The pretext here was a little known and highly dubious legal concept of “right to protect”. It was to be invoked, solely by western nations, to protect the citizens of countries where their own governments were allegedly incapable of doing so.
That the terrorists concerned were armed and financed by the same western powers (together with their hangers on like Saudi Arabia and Israel) was not to be mentioned in polite company. Five years later the Syrian terrorists are on the verge of defeat, thanks in no small part to the intervention of Syria’s real friends, Russia, Iran and Hezbollah from the Lebanon.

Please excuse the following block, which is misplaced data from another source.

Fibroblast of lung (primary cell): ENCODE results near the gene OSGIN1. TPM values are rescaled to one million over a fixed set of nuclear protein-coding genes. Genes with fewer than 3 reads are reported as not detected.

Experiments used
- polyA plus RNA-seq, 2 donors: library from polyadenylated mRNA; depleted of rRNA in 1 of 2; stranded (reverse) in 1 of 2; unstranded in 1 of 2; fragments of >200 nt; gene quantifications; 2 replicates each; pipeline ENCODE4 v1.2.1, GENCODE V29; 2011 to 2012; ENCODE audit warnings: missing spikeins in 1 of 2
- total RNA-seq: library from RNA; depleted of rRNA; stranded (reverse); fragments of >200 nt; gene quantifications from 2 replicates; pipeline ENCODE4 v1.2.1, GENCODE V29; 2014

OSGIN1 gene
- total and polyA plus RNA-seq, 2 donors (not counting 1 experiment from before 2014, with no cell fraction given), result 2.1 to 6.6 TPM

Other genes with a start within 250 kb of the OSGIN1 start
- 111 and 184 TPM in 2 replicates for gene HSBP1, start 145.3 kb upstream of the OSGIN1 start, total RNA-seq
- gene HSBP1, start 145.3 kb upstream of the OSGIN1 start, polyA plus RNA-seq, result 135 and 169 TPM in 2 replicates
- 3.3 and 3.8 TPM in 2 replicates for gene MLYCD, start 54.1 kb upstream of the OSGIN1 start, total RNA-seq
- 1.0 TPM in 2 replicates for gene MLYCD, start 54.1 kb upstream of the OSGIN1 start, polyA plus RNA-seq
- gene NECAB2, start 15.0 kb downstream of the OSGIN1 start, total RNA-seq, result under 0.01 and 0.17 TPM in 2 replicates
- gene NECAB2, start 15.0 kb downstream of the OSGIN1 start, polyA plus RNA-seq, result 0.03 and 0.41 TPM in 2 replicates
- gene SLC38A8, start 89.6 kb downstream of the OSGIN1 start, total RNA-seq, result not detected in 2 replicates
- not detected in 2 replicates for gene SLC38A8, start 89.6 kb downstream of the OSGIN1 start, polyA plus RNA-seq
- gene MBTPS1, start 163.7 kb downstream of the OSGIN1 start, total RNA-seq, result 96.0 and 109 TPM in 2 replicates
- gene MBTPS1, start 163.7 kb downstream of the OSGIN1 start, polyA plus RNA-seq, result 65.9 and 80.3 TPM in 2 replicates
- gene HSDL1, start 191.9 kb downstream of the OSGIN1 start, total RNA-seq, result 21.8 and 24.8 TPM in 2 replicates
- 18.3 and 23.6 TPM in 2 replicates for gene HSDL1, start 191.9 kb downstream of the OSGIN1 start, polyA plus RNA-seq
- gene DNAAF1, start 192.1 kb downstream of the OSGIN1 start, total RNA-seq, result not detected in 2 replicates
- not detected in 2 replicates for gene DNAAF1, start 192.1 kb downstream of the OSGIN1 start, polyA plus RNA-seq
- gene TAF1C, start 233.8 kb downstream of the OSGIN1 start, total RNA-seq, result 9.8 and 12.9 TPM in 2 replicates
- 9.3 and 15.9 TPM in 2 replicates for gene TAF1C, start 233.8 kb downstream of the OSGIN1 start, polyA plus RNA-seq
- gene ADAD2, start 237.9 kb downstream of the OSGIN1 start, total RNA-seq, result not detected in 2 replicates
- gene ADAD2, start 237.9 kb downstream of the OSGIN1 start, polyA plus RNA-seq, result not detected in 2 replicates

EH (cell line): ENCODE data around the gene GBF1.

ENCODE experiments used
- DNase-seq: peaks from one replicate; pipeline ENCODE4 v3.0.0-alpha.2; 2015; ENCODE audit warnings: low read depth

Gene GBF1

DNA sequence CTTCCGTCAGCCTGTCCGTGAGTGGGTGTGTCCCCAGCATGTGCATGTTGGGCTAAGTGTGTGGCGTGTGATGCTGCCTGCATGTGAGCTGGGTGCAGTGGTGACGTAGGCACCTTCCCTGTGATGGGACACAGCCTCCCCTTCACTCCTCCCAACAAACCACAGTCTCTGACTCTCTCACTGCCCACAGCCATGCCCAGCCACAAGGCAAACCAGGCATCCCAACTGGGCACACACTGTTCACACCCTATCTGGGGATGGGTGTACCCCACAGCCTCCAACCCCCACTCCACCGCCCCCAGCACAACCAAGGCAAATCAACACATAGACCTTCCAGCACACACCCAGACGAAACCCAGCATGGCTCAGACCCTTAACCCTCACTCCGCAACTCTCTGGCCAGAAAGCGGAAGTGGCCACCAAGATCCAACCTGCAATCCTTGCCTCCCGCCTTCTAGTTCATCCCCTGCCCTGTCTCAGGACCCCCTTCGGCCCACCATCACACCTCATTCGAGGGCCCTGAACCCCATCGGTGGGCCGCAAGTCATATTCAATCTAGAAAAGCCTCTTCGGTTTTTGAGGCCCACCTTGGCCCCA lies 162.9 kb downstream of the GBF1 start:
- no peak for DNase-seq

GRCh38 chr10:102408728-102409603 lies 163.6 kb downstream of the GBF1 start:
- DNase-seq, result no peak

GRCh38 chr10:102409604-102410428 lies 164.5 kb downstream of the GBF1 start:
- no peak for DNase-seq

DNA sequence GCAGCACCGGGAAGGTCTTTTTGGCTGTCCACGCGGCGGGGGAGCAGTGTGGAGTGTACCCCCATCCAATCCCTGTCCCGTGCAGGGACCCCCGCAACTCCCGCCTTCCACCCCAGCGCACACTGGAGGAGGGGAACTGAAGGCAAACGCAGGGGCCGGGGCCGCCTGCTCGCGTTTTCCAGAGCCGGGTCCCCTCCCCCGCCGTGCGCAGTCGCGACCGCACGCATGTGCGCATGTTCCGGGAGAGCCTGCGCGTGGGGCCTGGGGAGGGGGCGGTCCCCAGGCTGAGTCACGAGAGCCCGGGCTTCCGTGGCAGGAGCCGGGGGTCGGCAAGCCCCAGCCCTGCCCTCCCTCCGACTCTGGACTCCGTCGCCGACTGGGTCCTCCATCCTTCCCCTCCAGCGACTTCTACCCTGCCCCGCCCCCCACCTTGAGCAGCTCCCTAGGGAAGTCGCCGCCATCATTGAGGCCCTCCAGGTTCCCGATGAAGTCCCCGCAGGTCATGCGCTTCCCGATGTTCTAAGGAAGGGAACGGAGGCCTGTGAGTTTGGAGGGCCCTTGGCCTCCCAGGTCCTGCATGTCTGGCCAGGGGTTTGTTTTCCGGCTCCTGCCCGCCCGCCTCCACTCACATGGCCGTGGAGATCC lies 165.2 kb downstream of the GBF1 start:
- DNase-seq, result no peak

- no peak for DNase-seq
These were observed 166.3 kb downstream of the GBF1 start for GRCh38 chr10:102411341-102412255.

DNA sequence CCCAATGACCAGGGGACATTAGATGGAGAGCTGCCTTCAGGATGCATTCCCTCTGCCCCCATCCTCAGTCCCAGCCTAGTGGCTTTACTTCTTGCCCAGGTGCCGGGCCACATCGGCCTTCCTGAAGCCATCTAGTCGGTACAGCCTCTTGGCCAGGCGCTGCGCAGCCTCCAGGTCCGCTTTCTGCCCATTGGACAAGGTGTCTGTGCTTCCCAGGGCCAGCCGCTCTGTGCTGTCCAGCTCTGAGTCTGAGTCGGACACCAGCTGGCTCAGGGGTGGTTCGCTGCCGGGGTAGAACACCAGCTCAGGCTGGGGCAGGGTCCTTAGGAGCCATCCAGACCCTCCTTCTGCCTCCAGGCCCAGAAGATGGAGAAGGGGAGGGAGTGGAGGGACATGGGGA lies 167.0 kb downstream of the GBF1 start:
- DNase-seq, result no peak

The Americans initially set up a number of military bases in Syria (as they had done in Iraq) and militarily opposed any attempts by the legitimate Syrian government to exercise any form of control over these bases. Such was the utter contempt shown by the western forces under United States control for Syria’s sovereignty they did not even bother to try and justify their intervention in legal terms. Such a justification would in any case have no foundation in law.
Also of significance was the fact that one of the areas of Syria that the United States forces controlled was Syria’s oil producing region. United States actions went beyond mere control and exclusion of the rightful sovereign government. They produced oil from those oilfields and exported it, retaining the income thereby produced.
There could be few examples of more blatant and illegal theft of a country’s resources. If there is one good thing to emerge from this fiasco it is that we are no longer inflicted with the claim that this is all done in the name of a “duty to protect”.